That said, we anticipate that ACS will have a significantly lower kill rate next year, due in large part to the shelter-neuter-return program that they began implementing this year. This program will save hundreds of community cats that ACS had previously been killing. When we spoke with the director about this program 18 months ago, and he told us he was considering such a program, we urged him to put it in place, as it would immediately bring the kill rate down and save hundreds of healthy animals. We're very pleased to see that they've put the program in place and that it's having exactly the effect we predicted.

The constraints that the City allows spcaLA to put on ACS were brought up by an audience member at the meeting and this was the first time to our knowledge that this has been publicly brought before an elected official in Long Beach. Unfortunately, Mayor Garcia chose to sidestep the question, and not acknowledging the problems with this partnership is a real failing in our opinion. We need to see greater transparency in how spcaLA and ACS interact, in what the agreements are between the two agencies, and we need the City to assert its autonomy in having its own city-run adoption program, foster program and volunteer program, given that spcaLA takes in only 26% of the animals while the rest have been left without a safety net.

We're very happy to see a full adoption program at ACS on the horizon. Other programs we'd like to see are a foster program for cats, greater outreach in the community for people who want to help rescue newborn kittens, who are currently killed upon intake at ACS, a strong volunteer program, and an animal help desk staffed by knowledgeable volunteers (like rescues and veterinary techs) in the community to help people keep their animals in their homes. We know these programs will take time to put in place and we absolutely don't expect that every program can be put in place immediately, but with good management and a clear commitment to lifesaving, programs can be added over time, and this is what we would like to see.

As previously reported by, Mayor Garcia told the audience that it's important to him, to the Council and the community "that we continue to make a really, really strong effort to lower our euthanasia rate...I think we're making progress [notes spay/neuter work, including work done by private group "Fix Long Beach"]...What's goal number one for all of us and for me, is we want to decrease euthanasia at the shelter. That's something, I'm a big believer that that's the kind of thing that doesn't happen overnight, but it is going to happen as we move forward and continue to look at our statistics."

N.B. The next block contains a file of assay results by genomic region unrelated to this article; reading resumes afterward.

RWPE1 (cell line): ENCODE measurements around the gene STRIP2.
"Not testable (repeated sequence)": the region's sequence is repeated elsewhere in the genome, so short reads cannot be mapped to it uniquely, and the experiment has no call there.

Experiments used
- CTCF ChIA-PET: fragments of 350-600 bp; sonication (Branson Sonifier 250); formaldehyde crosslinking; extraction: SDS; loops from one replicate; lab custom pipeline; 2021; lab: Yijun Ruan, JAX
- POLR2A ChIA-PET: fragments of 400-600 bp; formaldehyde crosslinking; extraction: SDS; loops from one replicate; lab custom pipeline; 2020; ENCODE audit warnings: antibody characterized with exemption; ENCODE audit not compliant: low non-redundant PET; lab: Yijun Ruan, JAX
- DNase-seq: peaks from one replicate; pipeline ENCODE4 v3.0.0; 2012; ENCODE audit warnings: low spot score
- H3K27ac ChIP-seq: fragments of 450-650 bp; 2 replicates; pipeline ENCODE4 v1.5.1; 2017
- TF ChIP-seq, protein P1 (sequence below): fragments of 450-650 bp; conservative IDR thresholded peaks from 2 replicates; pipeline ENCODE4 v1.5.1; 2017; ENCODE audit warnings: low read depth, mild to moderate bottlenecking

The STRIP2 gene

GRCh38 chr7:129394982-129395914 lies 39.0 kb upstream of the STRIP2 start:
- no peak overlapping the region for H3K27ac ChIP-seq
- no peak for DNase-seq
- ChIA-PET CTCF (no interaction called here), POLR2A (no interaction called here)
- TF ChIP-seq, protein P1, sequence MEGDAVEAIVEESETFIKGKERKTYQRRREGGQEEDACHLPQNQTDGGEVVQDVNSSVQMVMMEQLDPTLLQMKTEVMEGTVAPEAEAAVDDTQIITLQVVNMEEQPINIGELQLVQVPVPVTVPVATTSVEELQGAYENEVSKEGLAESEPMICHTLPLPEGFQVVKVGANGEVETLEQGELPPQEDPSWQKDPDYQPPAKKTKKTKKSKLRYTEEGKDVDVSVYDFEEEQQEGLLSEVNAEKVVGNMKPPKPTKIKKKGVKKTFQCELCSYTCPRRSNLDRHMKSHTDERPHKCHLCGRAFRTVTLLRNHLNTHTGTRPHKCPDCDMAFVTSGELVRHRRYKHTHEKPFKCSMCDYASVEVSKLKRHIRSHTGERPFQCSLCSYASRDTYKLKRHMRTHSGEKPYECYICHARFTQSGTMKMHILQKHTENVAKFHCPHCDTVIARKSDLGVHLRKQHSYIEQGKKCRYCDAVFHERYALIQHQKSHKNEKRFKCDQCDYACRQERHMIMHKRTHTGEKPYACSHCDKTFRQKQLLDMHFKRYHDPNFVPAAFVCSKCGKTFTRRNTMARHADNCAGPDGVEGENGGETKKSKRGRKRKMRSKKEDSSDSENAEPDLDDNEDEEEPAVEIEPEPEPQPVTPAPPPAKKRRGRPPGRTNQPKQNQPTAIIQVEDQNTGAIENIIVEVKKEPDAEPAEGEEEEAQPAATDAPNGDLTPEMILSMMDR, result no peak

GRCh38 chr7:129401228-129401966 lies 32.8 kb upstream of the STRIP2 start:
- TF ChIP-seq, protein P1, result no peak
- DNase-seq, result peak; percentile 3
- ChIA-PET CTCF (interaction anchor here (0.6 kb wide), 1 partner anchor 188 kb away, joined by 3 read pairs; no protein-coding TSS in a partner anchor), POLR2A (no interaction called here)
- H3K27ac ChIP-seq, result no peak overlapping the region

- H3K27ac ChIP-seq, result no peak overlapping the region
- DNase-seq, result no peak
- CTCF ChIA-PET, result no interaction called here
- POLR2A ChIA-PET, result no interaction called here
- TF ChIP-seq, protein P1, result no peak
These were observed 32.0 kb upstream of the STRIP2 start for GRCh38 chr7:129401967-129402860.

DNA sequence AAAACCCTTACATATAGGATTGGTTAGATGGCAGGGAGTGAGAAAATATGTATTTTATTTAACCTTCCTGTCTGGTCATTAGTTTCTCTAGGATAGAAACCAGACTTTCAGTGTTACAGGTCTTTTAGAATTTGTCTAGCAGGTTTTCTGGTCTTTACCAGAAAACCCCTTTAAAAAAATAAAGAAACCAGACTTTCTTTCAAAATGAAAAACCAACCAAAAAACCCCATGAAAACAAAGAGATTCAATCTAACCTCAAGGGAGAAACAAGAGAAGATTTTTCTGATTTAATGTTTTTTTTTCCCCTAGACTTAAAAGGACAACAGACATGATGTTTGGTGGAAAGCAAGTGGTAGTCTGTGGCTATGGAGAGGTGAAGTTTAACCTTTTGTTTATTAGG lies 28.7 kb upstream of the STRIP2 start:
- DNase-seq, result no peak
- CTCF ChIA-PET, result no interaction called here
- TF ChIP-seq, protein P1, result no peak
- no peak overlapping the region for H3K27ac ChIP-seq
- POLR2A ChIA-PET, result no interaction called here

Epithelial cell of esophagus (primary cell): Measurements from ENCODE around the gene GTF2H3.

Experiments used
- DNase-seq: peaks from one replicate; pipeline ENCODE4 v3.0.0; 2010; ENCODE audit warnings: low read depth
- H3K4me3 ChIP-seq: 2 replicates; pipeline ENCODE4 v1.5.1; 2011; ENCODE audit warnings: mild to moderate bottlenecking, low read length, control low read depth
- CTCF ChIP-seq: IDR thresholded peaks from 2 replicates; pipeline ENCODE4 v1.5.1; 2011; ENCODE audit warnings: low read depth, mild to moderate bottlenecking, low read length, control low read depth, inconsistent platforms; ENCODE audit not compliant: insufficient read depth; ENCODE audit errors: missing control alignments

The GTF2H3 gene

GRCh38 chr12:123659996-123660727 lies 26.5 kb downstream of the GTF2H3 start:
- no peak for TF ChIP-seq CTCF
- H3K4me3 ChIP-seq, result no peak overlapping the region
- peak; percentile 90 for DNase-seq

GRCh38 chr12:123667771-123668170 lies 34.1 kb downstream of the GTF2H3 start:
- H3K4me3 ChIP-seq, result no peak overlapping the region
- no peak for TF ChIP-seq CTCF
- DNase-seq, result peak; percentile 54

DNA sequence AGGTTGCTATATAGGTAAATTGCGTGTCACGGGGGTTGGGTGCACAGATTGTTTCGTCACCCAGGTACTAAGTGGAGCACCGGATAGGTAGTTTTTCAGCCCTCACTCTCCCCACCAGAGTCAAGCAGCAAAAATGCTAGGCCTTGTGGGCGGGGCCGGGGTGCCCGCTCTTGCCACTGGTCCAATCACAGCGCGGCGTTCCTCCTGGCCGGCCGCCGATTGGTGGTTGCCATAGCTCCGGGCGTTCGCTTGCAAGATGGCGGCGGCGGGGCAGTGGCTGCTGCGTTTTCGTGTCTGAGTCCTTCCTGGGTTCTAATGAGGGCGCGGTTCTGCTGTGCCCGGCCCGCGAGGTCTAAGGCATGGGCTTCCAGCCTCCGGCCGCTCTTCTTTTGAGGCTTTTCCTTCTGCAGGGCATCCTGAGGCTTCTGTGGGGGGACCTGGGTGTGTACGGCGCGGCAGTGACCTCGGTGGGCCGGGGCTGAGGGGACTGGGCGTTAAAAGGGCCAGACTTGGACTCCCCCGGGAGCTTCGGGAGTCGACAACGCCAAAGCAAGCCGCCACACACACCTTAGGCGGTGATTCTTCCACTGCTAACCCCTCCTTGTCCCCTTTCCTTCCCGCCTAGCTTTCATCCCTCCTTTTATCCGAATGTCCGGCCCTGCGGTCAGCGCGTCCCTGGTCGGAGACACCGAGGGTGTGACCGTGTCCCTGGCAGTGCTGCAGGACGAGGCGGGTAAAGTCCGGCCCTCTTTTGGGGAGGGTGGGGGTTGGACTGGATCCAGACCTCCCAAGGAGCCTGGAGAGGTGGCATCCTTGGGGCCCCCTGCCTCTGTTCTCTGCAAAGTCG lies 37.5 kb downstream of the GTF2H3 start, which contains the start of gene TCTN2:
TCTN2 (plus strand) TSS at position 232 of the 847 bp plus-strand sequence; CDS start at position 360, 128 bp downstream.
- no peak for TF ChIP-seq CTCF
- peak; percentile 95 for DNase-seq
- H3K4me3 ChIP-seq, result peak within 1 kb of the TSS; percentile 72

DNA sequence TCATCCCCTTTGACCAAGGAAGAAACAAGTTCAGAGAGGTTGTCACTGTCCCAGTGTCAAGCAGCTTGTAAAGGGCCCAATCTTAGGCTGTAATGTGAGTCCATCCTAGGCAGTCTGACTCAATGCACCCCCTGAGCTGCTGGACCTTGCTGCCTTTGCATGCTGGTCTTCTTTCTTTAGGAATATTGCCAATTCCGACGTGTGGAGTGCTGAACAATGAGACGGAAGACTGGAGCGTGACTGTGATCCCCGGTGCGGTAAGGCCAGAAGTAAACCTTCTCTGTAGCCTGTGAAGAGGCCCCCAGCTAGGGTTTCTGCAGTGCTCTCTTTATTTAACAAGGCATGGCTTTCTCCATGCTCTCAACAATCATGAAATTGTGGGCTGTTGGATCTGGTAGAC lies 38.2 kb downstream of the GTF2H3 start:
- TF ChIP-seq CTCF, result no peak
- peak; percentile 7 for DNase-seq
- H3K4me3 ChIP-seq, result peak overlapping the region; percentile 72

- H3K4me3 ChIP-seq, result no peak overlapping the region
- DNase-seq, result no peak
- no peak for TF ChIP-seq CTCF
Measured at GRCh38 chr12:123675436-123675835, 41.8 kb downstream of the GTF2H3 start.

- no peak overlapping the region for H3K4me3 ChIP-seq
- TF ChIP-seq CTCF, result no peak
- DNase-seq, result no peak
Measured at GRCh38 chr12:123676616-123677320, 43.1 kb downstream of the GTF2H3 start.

[Mayor Garcia]...One thing that Ted and I discussed, I'm really happy that the shelter is doing, is we're hiring this full time adoptions coordinator for the shelter, which I think is great...This person and their job is going to be first of all to view how do we build a strong adoptions program...We have obviously on the SPCA side is we have the adoption work that they're doing every single day, and we also have some adoption work that's being done currently at the shelter through our volunteers and the great staff we have there. But this person is going to be tasked also in how do we strengthen, grow and develop this adoptions program so we have a really strong adoptions program at the shelter. I'm really excited about that and I hope you guys are all excited about that too because I think it's going to make a difference...

Mayor Garcia at Oct. 28 public meeting organized by his office.

Mayor Garcia said an expanded City internship program he's previously announced could be used in part to provide animal shelter support, commended the shelter's current medical team, and thanked Friends of LB Animals for purchasing a medical facility building for the city shelter...but didn't advance independent animal shelter initiatives of his own and made no commitment on the controversial "No Kill Equation" advanced by "Stayin' Alive Long Beach."

In 2013, "Stayin' Alive Long Beach" surfaced in Long Beach and charged (using data obtained under the CA Public Records Act) that the euthanasia killing rate at LB's animal control facility is higher than necessary. The group argued that LB's euthanasia killing rate could be lower by applying what it calls the "no kill equation," a package of measures it says would maximize adoptions and minimize killings.

The group's proposed "no kill equation" produced polarized responses from LB's active animal advocacy community. Some enthusiastically embraced and have advocated the measures; others blast the "no kill" verbiage, question the efficacy of the proposed measures, urge more spay/neuter and adoption programs and have vigorously defended the work of LB Animal Care Services staff and management.

LB animal control management has said Stayin' Alive LB's euthanasia numbers were skewed by including wild/feral animals; says LB euthanasias are down from previous years, noted that dog euthanasias have decreased significantly and acknowledged that the euthanasia rate for cats remains high and problematic.

During Q & A at the Oct. 28 meeting, Mayor Garcia also disclosed that at least one Councilmember [whom he didn't identify] planned to agendize an item on in November on what he indicated was a "mandatory spay-neuter" item. No details yet on exactly what will be proposed.